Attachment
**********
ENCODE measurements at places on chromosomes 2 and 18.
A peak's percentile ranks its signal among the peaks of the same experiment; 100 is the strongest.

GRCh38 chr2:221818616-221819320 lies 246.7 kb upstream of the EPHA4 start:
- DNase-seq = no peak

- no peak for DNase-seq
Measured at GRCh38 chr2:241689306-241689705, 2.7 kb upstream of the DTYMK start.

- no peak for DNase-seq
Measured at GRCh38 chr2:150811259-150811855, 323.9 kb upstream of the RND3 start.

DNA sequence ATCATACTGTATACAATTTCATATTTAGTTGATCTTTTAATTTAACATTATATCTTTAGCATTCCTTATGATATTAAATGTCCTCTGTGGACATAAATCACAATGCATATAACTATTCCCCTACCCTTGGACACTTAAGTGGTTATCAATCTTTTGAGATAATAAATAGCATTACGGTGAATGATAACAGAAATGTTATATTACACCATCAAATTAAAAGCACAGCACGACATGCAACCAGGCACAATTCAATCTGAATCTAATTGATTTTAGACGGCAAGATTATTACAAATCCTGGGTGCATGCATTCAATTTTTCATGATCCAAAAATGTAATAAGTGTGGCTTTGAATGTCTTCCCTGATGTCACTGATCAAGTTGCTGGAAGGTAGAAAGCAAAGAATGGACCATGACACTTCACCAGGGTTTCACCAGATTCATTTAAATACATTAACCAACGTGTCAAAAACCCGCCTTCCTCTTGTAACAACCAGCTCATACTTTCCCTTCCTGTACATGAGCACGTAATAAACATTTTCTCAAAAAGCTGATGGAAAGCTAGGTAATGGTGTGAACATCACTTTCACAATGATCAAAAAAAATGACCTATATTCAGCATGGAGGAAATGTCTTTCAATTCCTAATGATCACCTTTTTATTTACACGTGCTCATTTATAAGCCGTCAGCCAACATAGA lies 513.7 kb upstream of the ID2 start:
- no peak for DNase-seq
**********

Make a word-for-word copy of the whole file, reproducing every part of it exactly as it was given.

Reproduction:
ENCODE measurements at places on chromosomes 2 and 18.
A peak's percentile ranks its signal among the peaks of the same experiment; 100 is the strongest.

GRCh38 chr2:221818616-221819320 lies 246.7 kb upstream of the EPHA4 start:
- DNase-seq = no peak

- no peak for DNase-seq
Measured at GRCh38 chr2:241689306-241689705, 2.7 kb upstream of the DTYMK start.

- no peak for DNase-seq
Measured at GRCh38 chr2:150811259-150811855, 323.9 kb upstream of the RND3 start.

DNA sequence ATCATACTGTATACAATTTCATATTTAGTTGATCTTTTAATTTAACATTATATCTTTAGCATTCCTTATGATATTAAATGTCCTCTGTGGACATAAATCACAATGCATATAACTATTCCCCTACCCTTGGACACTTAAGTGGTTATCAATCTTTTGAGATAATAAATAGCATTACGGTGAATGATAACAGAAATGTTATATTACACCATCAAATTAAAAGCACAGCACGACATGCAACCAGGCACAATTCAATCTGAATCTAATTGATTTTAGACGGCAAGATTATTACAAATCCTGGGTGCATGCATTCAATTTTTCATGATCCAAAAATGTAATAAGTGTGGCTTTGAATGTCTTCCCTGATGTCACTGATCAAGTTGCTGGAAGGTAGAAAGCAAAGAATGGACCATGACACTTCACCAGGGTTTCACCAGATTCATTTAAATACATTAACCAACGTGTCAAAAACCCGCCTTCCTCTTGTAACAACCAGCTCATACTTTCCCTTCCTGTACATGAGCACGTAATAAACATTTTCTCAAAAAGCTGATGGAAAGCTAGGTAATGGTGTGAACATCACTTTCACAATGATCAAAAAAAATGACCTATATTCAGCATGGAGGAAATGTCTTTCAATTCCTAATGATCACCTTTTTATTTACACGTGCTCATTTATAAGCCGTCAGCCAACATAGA lies 513.7 kb upstream of the ID2 start:
- no peak for DNase-seq